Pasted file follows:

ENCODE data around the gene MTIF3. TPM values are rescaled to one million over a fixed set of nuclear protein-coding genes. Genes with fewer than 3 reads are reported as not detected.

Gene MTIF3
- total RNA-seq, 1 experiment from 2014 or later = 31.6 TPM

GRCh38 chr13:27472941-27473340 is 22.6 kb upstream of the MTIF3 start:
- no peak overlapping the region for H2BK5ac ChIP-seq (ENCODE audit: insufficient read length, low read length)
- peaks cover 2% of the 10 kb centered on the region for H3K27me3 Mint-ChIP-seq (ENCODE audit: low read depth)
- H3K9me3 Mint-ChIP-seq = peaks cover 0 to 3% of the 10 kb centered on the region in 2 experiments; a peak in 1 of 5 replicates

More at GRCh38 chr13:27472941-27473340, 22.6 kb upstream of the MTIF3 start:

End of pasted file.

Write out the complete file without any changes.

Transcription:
ENCODE data around the gene MTIF3. TPM values are rescaled to one million over a fixed set of nuclear protein-coding genes. Genes with fewer than 3 reads are reported as not detected.

Gene MTIF3
- total RNA-seq, 1 experiment from 2014 or later = 31.6 TPM

GRCh38 chr13:27472941-27473340 is 22.6 kb upstream of the MTIF3 start:
- no peak overlapping the region for H2BK5ac ChIP-seq (ENCODE audit: insufficient read length, low read length)
- peaks cover 2% of the 10 kb centered on the region for H3K27me3 Mint-ChIP-seq (ENCODE audit: low read depth)
- H3K9me3 Mint-ChIP-seq = peaks cover 0 to 3% of the 10 kb centered on the region in 2 experiments; a peak in 1 of 5 replicates

More at GRCh38 chr13:27472941-27473340, 22.6 kb upstream of the MTIF3 start: